- (2) For any n≧m, f(n)≧f(m) and g(n)≧g(m), i.e., a longer subpath may carry more weight, or may indicate a high similarity.
For example, functions f and g may be determined according to: -
- f(n)=2*n, and
- g(n)=n, if one of the concepts is a subconcept of the other, and n
^{2 }otherwise.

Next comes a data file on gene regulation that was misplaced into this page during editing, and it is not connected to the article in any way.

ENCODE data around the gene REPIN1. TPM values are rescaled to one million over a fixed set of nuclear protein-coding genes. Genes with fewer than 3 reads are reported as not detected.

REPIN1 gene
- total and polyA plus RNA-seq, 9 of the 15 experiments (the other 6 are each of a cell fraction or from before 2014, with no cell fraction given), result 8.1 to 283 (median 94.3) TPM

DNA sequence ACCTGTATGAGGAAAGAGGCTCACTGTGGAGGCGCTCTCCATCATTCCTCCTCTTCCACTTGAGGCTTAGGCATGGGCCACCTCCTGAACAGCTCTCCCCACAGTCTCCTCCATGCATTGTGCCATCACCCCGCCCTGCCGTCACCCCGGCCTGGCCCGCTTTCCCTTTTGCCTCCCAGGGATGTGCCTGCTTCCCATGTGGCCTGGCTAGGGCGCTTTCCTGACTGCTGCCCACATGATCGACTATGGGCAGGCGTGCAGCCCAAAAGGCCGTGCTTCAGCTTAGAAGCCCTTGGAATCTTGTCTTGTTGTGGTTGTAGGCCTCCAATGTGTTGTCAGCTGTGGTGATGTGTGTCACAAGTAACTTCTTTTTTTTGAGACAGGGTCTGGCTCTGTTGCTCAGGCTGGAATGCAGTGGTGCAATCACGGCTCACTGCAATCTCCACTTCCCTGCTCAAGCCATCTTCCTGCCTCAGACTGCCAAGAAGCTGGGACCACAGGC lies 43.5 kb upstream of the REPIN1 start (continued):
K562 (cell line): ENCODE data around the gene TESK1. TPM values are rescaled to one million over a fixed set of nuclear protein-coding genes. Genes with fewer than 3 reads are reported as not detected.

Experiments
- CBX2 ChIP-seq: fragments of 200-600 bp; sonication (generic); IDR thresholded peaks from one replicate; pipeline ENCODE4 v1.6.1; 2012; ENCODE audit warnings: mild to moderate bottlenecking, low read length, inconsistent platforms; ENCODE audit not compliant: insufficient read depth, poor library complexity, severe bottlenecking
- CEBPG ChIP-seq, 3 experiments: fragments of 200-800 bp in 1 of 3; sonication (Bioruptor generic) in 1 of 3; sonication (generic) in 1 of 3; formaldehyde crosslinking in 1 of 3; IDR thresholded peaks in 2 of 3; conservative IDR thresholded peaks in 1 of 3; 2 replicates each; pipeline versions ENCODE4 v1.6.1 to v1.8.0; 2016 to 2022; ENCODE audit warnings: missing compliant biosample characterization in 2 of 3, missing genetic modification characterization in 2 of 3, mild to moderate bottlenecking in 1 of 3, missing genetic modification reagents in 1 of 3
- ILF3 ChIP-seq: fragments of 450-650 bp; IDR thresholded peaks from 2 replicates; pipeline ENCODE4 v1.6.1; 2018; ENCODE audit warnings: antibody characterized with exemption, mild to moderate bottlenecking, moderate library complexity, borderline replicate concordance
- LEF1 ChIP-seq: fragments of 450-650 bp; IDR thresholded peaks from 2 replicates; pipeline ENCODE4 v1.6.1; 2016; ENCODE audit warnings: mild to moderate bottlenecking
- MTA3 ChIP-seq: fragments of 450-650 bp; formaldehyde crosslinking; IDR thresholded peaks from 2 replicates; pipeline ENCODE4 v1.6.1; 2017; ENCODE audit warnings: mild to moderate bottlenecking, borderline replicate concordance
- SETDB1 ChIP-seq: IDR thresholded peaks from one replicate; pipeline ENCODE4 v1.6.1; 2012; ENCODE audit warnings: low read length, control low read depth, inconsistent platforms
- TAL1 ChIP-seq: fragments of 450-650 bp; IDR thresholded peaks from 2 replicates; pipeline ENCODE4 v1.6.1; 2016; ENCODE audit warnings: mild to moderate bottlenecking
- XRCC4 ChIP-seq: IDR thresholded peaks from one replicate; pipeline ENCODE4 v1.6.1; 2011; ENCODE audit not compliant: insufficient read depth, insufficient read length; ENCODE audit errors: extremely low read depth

These example functions may generate higher similarity values for subpaths associated with pairs of concepts if one of the concepts is a subconcept of the other, and may punish those pairs of paths for which neither of the concepts is a subconcept of the other, for example, by generating low similarity values. As discussed previously, the example nondiverging nonempty intersection of the first and second hierarchical subpaths of According to an example embodiment, a similarity between two concepts may be determined as discussed below. Two concepts may be considered identical if a set of paths describing them in a taxonomy includes at least one identical pair of paths. Thus, according to an example embodiment, a similarity value for two concepts may be determined as the highest path similarity measure on a Cartesian product of the sets of paths describing each concept. For example, concepts C According to an example embodiment, a similarity between two web pages may be determined as discussed below. For example, the similarity of two web pages may be determined based on a concept-to-concept measure. As a general example, concepts from the two web pages may be paired such that a weighted sum of their pairwise similarities is maximal. In order to determine such a pairing of the web pages, concept similarity scores may be calculated over a Cartesian product of the sets of concepts describing each web page, for example, sets of concepts associated with each web page. The resulting similarity values may, for example, be represented as a bipartite graph, wherein the nodes of each partition may correspond to concepts, and edges running between the two partitions may represent the respective similarity scores. According to an example embodiment, a maximum bipartite matching algorithm may be used to determine an example pairing that may provide a highest total score, modified as needed to accommodate situations that may arise when the cardinality of the two partitions may not be equal. Although a maximum bipartite algorithm may yield optimal or near-optimal results, a less-optimal result may also be acceptable for some situations, as a significance of error may be small. Thus, if such an algorithm is determined to be overly costly, for example, in terms of computing resources because the pages include a large number of concepts, a simple greedy algorithm may be used. One skilled in the art of data processing will appreciate that many other techniques to determine such highest scoring pairings between two sets may also provide acceptable results. According to an example embodiment, once a set of pairs is determined, their similarity values may be combined into an aggregate score. Such an aggregate score may be determined based on all outstanding concepts, or concepts that are not paired with another concept. For example, concepts may not all be paired with other concepts if the number of concepts associated with each web page is different from the numbers of concepts associated with other web pages. According to an example embodiment, the pairwise concept similarity values may be sorted into descending order and weighted with a descending weighting function. According to an example embodiment, outstanding concepts may be considered to have weight 0, or may have substantially no weight. For example, for pages P and Q including concepts p